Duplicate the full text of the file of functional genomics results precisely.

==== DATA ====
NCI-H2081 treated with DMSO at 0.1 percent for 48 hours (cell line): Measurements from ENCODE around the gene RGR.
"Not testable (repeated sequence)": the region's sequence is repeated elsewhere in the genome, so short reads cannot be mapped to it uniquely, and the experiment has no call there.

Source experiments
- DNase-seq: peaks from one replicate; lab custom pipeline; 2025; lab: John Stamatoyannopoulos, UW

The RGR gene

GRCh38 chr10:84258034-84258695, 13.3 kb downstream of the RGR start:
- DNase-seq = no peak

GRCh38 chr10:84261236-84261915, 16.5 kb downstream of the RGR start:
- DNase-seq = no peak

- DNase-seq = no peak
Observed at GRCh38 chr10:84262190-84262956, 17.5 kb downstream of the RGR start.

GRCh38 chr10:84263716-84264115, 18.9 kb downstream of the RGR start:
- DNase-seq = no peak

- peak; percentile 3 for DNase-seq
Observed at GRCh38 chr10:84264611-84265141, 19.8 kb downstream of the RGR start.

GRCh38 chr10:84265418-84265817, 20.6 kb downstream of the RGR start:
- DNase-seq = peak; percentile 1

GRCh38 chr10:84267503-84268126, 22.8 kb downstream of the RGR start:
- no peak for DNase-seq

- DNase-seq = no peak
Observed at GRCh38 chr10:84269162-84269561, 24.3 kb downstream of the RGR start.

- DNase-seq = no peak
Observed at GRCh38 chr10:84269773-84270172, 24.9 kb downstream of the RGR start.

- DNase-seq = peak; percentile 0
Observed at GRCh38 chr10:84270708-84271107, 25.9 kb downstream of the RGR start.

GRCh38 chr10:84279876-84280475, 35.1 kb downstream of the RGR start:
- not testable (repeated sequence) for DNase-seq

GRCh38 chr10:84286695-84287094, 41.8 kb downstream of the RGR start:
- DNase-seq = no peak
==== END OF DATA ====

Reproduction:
NCI-H2081 treated with DMSO at 0.1 percent for 48 hours (cell line): Measurements from ENCODE around the gene RGR.
"Not testable (repeated sequence)": the region's sequence is repeated elsewhere in the genome, so short reads cannot be mapped to it uniquely, and the experiment has no call there.

Source experiments
- DNase-seq: peaks from one replicate; lab custom pipeline; 2025; lab: John Stamatoyannopoulos, UW

The RGR gene

GRCh38 chr10:84258034-84258695, 13.3 kb downstream of the RGR start:
- DNase-seq = no peak

GRCh38 chr10:84261236-84261915, 16.5 kb downstream of the RGR start:
- DNase-seq = no peak

- DNase-seq = no peak
Observed at GRCh38 chr10:84262190-84262956, 17.5 kb downstream of the RGR start.

GRCh38 chr10:84263716-84264115, 18.9 kb downstream of the RGR start:
- DNase-seq = no peak

- peak; percentile 3 for DNase-seq
Observed at GRCh38 chr10:84264611-84265141, 19.8 kb downstream of the RGR start.

GRCh38 chr10:84265418-84265817, 20.6 kb downstream of the RGR start:
- DNase-seq = peak; percentile 1

GRCh38 chr10:84267503-84268126, 22.8 kb downstream of the RGR start:
- no peak for DNase-seq

- DNase-seq = no peak
Observed at GRCh38 chr10:84269162-84269561, 24.3 kb downstream of the RGR start.

- DNase-seq = no peak
Observed at GRCh38 chr10:84269773-84270172, 24.9 kb downstream of the RGR start.

- DNase-seq = peak; percentile 0
Observed at GRCh38 chr10:84270708-84271107, 25.9 kb downstream of the RGR start.

GRCh38 chr10:84279876-84280475, 35.1 kb downstream of the RGR start:
- not testable (repeated sequence) for DNase-seq

GRCh38 chr10:84286695-84287094, 41.8 kb downstream of the RGR start:
- DNase-seq = no peak